* If your research shows that 20% of your customers rate your sales or customer service people as excellent, but 50% rate them only as good, what do you do with that information? If you are not willing to take action that moves customers from a very good to an excellent rating, what would you do instead?

In each of these examples, you will have likely wasted your research dollars if you fail to anticipate action steps before the research results are available. It's far too easy to rationalize your to way inaction when you haven't set pre-determined action steps.

5. Anticipate economic realities. Over and over again, companies collect research data under the false assumption that data will dictate action. Think about the marketing director who says, "How can I know what I'll do with the information until I see it? Once the data is available, then I'll know how much I can afford spend to address the situation."

That mindset is self-defeating. There is simply no point in collecting data without a nod to at least minimal economic realities. The company that learns it loses customers because its telephone sales operation is too slow, but can't afford to hire additional salespeople, has wasted its research dollars. The food company that can't afford to extend its product line to address consumer flavor preferences has wasted its money by learning that the current product lineup is limiting its growth. And, clearly, the examples are limitless.

6. Asking the right questions. Here is where the rubber meets the road. At the outset, the more you know about your customers and prospects, the better sense you'll have where that information could lead to action. When there is little information to help frame the questions, it is doubly important to anticipate possible actions. Whether you are swimming in past research or starting from scratch, try the following exercise when planning your next research project:

1. If you had the answer to one question that would grow your business in the next six months, what would that be?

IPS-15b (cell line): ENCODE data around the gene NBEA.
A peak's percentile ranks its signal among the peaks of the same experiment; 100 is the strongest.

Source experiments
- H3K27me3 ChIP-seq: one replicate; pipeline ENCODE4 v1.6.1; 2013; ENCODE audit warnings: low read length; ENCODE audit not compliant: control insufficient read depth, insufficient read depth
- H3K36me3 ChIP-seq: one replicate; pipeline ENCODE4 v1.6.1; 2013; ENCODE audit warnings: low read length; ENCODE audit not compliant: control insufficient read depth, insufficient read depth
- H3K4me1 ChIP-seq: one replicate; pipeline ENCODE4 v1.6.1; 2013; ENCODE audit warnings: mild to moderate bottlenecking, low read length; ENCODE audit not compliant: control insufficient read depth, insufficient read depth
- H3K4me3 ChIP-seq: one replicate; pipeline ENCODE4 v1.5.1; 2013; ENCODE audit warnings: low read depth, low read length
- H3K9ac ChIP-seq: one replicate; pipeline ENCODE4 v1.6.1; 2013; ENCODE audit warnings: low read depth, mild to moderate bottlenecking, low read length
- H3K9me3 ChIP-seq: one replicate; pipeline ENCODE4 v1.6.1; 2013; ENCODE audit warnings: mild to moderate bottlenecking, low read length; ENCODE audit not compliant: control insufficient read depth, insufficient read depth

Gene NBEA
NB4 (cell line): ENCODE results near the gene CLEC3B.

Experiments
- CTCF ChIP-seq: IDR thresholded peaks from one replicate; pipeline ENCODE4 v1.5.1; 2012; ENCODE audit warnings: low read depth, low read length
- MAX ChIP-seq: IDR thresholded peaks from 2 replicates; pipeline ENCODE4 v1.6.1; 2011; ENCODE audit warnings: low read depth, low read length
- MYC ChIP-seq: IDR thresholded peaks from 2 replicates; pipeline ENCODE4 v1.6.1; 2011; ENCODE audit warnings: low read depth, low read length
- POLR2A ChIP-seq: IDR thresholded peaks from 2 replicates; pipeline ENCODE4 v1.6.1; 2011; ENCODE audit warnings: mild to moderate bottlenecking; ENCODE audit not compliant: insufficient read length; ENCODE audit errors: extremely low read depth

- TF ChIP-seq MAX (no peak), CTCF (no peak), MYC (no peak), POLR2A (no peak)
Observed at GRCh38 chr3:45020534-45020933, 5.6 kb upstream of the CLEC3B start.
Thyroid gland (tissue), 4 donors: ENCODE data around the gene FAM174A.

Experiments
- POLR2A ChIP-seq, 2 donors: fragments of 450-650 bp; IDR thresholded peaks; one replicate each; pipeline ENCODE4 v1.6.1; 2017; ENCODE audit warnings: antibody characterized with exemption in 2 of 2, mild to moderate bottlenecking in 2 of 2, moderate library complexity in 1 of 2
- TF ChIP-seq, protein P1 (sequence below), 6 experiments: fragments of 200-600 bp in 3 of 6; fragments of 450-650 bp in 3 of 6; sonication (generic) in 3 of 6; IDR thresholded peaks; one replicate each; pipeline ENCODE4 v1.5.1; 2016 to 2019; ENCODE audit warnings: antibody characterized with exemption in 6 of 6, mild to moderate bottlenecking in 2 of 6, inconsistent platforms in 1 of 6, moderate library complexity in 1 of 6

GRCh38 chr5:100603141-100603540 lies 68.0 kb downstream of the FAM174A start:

2. What are the potential answers that you might get from research into question 1.

3. Write down three actions that you could afford to take for each answer you listed in question 2.

4. Show what you have written for points 1, 2 and 3 to a business associate and ask that person to rephrase your question. That is, ask how to state your question another way, from another point of view, using different wording.

5. Have your associate write down the potential answers that he or she might get from research into question 4.

6. Then, referring to point 5, write down three actions that you could afford to take based on the questions and answers your associate created.

7. Repeat this process with other associates until you are crystal clear about which questions being asked are the right ones, what the potential answers might be and in what areas you can afford to take action.

This simple process will allow you to view your question from various points of view and look at action steps from various questioning perspectives. Realize that it is normal to ask a series of questions to generate information that will lead to action. The point is, you should be narrowing your questions to the point where the answers do, in fact, lead to clear actions that you are willing to take.

* * *

A word of warning: Inevitably, answers to one set of questions will lead to another set of questions. Some information always creates the need for more information. Even if the questions asked are the right ones, know that there is the terrible tendency for marketers NOT to take actions that they had planned beforehand.

Instead, they are lulled into conducting additional research to address the new questions that are raised. This is called research for the sake of research, and the research suppliers are the only ones that make any money from it.

Conducting research and then being wishy-washy about what you learned is self-defeating and a waste of your time. Either be prepared to take action from the results you get, or give yourself a raise with the money you've earmarked for research. If you take a raise, at least you will have something to show for the money.

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image of Robert Kaden

Bob Kaden is president of The Kaden Company and author of Guerrilla Marketing Research. He can be reached at